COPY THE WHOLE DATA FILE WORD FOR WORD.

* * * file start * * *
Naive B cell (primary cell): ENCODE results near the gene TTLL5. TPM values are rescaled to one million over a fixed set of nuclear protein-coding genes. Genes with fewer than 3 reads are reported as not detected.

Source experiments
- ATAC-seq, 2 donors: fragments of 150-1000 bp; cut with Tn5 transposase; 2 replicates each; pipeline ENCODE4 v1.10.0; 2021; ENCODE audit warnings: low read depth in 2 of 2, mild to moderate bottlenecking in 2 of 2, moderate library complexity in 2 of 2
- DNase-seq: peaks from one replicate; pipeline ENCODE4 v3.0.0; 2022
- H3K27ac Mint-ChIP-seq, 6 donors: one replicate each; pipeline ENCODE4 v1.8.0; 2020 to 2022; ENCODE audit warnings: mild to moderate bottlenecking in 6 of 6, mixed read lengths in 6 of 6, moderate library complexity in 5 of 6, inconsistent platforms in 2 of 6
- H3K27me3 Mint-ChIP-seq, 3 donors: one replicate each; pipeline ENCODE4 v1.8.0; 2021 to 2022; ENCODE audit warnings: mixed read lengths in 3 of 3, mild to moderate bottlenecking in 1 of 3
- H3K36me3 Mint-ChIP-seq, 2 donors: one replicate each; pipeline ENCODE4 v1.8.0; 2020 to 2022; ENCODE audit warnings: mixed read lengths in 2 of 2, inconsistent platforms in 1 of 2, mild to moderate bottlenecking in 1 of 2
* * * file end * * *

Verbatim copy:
Naive B cell (primary cell): ENCODE results near the gene TTLL5. TPM values are rescaled to one million over a fixed set of nuclear protein-coding genes. Genes with fewer than 3 reads are reported as not detected.

Source experiments
- ATAC-seq, 2 donors: fragments of 150-1000 bp; cut with Tn5 transposase; 2 replicates each; pipeline ENCODE4 v1.10.0; 2021; ENCODE audit warnings: low read depth in 2 of 2, mild to moderate bottlenecking in 2 of 2, moderate library complexity in 2 of 2
- DNase-seq: peaks from one replicate; pipeline ENCODE4 v3.0.0; 2022
- H3K27ac Mint-ChIP-seq, 6 donors: one replicate each; pipeline ENCODE4 v1.8.0; 2020 to 2022; ENCODE audit warnings: mild to moderate bottlenecking in 6 of 6, mixed read lengths in 6 of 6, moderate library complexity in 5 of 6, inconsistent platforms in 2 of 6
- H3K27me3 Mint-ChIP-seq, 3 donors: one replicate each; pipeline ENCODE4 v1.8.0; 2021 to 2022; ENCODE audit warnings: mixed read lengths in 3 of 3, mild to moderate bottlenecking in 1 of 3
- H3K36me3 Mint-ChIP-seq, 2 donors: one replicate each; pipeline ENCODE4 v1.8.0; 2020 to 2022; ENCODE audit warnings: mixed read lengths in 2 of 2, inconsistent platforms in 1 of 2, mild to moderate bottlenecking in 1 of 2